The FAA is to release a new Airworthiness Directive on August 22 that requires additional inspections of the Pratt & Whitney PW1100G-JM. This follows the analysis of an incident on an Airbus A320neo in December last year. The issue is related to the powder metal contamination problem disclosed in late July. The AD also applies to the PW1400G-JM used on the Russian Irkut MC-21. Material anomaly requires more Geared Turbofan inspections.
Pratt & Whitney said last month that powder metal contamination on the Geared Turbofan was found on High-Pressure Turbine Stage 1 disks, manufactured between Q4 2015 and Q3 2021. The problem was first identified in March 2020 on an International Aero Engines V2500, which experienced an uncontained engine failure of the HPT stage 1-disk on an Airbus A321.
Back then, the FAA issued an emergency AD within three days of the incident for inspections of the V2500. A separate AD was issued for the PW1100G-JM and various sub-versions in September 2021, as a subsequent investigation by P&W identified a “population” of HPT stage 1 and stage 2 disks that had the same material anomaly attributed to deficiencies in the production process. This was followed by another AD in October 2022, as more engines appeared to be affected.
The latest AD to be released on Tuesday follows another GTF issue that happened on December 24 last year. During the take-off roll, a PW1127GA-JM on an Airbus A320neo experienced a High-Pressure Compressor (HPC) 7th stage Integrally Bladed Rotor (IBR) separation. This resulted in an engine shutdown and an aborted take-off. No reports are known of similar incidents on this part, and no ADs have been released before to address this.
“Following this event, the manufacturer conducted a records review of production and field-returned parts, and re-evaluated their engineering analysis methodology. The new analysis identified HPT 1st-stage hubs and HPT 2nd-stage hubs that are susceptible to failure much earlier than previously determined,” the AD says. Pratt & Whitney issued service information on August 4.
“This AD requires performing an ultrasonic inspection (USI) of the high-pressure turbine (HPT) 1st-stage hub and HPT 2nd-stage hub for cracks and, depending on the results of the inspections, replacing the HPT 1st-stage hub or HPT 2nd-stage hub.”
Until now, the material anomaly seemed to be limited to the PW1100G-JM version of the Geared Turbofan. But the new AD identifies a different version for the first time: the PW1400G-JM. This engine has been used on the Irkut MC-21-300 and shares many similarities with the 1100.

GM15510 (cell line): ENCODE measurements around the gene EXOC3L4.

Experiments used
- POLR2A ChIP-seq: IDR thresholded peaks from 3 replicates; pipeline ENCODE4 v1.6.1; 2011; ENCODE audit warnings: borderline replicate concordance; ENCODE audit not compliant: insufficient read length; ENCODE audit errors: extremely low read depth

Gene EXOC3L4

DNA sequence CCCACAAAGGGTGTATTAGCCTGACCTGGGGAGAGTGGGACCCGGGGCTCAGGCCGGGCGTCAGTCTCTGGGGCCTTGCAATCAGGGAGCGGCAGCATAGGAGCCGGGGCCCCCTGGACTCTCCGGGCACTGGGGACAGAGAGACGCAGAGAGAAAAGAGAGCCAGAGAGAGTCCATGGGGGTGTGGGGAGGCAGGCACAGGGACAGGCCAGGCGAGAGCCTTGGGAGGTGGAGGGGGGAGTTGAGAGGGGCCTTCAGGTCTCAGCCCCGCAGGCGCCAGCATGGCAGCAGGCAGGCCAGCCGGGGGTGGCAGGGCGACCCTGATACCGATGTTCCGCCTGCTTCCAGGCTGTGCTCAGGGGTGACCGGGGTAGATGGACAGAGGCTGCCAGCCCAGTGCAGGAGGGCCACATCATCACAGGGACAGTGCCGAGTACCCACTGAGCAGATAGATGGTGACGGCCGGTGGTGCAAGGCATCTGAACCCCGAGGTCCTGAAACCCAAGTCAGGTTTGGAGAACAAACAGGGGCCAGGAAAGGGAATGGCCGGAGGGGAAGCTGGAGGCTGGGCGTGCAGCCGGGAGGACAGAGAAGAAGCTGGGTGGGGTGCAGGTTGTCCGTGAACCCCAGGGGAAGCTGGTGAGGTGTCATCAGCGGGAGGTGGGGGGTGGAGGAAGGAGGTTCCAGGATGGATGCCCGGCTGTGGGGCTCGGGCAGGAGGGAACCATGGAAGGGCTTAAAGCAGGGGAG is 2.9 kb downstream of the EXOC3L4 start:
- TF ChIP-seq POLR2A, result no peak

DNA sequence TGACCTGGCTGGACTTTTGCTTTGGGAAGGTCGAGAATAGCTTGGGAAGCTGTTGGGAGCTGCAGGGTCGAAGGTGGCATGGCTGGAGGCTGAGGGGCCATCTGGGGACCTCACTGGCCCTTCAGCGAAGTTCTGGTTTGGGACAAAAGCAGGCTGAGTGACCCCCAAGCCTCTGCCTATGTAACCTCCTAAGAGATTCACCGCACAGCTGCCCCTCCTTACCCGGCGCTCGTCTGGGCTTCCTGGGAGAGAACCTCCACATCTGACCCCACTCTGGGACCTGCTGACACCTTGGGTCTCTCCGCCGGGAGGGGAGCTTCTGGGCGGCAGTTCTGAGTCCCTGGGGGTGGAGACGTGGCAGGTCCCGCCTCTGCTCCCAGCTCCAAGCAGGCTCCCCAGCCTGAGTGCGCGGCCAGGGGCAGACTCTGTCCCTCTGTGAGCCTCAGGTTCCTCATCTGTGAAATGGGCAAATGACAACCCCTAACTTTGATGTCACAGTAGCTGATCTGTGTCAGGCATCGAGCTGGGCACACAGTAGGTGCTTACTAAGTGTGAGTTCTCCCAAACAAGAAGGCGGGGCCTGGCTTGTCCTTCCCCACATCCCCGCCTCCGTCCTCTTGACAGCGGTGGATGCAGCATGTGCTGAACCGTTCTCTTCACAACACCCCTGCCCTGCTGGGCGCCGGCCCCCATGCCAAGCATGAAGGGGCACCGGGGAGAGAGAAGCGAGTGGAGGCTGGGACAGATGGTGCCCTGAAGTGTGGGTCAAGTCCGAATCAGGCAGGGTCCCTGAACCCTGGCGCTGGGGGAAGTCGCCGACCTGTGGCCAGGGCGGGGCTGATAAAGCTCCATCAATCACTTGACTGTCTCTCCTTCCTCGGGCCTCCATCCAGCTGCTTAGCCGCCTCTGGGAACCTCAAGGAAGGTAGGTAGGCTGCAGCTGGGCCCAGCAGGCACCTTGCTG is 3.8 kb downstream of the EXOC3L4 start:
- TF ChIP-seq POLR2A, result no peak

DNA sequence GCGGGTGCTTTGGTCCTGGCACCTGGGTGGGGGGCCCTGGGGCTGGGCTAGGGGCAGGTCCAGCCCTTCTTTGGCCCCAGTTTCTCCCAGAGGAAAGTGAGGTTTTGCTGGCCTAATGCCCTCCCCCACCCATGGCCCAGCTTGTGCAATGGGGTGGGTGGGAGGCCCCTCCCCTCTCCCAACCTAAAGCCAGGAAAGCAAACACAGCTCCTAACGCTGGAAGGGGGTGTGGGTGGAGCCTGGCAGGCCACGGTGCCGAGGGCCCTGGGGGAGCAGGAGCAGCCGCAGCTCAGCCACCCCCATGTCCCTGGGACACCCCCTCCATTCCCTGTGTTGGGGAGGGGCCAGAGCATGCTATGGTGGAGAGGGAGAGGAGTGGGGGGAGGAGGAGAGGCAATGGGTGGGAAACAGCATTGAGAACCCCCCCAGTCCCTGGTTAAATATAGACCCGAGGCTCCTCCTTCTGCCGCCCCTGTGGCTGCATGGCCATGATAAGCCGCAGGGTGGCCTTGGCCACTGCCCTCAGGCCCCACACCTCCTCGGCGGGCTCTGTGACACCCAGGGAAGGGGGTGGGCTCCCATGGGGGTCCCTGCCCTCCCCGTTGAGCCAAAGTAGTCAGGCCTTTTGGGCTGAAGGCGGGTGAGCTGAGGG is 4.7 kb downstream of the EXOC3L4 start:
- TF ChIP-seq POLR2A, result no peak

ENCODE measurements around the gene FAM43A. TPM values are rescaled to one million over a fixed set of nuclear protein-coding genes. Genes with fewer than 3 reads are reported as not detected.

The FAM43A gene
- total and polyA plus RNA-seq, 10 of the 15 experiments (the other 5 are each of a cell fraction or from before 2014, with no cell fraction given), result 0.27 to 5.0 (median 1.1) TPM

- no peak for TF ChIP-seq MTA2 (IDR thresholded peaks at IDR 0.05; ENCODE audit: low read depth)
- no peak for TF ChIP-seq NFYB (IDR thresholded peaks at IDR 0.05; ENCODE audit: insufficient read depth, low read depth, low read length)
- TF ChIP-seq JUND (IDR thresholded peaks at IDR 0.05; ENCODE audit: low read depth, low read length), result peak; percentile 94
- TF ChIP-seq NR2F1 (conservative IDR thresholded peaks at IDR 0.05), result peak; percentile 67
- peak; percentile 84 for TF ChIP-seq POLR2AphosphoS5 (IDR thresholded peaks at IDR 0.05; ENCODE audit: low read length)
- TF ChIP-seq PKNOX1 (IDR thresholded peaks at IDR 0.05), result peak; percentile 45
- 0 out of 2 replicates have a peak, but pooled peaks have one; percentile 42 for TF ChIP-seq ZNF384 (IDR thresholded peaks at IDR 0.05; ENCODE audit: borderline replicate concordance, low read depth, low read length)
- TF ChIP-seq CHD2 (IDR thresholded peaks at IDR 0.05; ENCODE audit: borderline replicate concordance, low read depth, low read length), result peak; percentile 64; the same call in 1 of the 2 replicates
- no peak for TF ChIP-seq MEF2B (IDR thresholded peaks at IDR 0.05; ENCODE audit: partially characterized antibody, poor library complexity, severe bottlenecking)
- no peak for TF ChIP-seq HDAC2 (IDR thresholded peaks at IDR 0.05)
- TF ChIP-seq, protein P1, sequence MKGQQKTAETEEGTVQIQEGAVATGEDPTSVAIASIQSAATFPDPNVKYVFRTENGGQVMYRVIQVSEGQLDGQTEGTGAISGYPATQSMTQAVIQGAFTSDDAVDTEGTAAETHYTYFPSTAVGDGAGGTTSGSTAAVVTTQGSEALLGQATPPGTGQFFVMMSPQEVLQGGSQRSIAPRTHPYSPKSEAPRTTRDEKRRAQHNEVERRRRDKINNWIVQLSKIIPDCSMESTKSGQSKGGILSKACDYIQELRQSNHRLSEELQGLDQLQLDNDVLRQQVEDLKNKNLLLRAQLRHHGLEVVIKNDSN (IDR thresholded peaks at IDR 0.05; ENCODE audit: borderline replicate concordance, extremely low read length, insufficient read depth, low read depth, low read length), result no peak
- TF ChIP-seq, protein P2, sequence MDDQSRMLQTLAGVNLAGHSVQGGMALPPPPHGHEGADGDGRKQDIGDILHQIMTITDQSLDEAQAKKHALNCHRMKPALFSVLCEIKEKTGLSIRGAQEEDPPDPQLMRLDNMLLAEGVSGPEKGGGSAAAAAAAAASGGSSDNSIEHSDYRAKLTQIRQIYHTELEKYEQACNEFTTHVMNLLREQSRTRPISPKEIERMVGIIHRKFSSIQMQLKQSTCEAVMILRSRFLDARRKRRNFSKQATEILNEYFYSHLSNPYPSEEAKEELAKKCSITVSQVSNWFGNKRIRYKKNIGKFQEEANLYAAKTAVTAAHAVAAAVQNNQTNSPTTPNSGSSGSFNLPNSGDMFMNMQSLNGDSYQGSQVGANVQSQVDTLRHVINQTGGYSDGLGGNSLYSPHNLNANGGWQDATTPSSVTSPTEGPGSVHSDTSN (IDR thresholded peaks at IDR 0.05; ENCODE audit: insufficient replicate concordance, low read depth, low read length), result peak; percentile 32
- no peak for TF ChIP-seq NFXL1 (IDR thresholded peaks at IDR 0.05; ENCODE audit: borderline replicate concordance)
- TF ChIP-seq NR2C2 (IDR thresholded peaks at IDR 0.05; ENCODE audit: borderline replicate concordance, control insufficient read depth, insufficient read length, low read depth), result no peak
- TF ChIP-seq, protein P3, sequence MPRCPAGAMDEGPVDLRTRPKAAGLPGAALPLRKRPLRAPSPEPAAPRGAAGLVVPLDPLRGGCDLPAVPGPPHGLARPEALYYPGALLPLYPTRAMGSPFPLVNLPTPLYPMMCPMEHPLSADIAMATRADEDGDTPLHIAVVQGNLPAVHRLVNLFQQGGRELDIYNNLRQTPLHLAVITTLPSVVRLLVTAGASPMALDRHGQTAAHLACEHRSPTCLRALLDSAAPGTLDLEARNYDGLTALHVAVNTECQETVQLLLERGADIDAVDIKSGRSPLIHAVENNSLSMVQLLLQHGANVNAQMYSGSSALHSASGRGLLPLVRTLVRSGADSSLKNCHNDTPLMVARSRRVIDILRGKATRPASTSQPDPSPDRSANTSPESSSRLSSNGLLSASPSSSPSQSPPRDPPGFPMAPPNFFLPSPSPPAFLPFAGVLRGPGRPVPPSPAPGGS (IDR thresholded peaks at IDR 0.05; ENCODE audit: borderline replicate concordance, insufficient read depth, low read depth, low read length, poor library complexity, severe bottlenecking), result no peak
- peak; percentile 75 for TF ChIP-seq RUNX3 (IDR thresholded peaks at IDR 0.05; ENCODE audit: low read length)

“The manufacturer’s updated analysis also identified PW1400G series engines that contain HPT 1st-stage hubs and HPT 2nd-stage hubs that are also subject to this vulnerability and therefore need immediate inspection. This condition, if not addressed, could result in uncontained disk failure, release of high-energy debris, damage to the engine, damage to the airplane, and loss of the airplane.”
The GTF-powered version of the Irkut received the Russian type certificate on December 28, 2021, but the aircraft hasn’t entered commercial service yet. Since Russia started the war in Ukraine three months later and sanctions were imposed on Russia, P&W has severed all ties with the Russian airframer. Irkut continues to develop the MC-21-310 with Russian-made engines and showed the aircraft at the 2021 Dubai Airshow, but this version has not been certified yet.
Remove from service before mid-September
The AD says that only twenty engines are affected in the US, but doesn’t specify numbers outside the US. There is some urgency to have inspections done: “The manufacturer issued service information on August 4, 2023 instructing operators to remove these engines from service by September 15, 2023 due to the urgency of the safety of flight issue. The longer these parts remain in service, without the inspections required by this AD, the higher the probability of failure.”
P&W already had scheduled inspections for September of 200 GTFs that have been identified to have metal powder contamination. The number could be extended to include another 1.000 engines during 2024.
Active as a journalist since 1987, with a background in newspapers, magazines, and a regional news station, Richard has been covering commercial aviation on a freelance basis since late 2016.
In 2022, he has gone full-time freelance. Richard has been contributing to AirInsight since December 2018. He is also writing for Airliner World and Aviation News and until July 1 2023 in a part-time role with Dutch website and magazine Luchtvaartnieuws. Twitter: @rschuur_aero.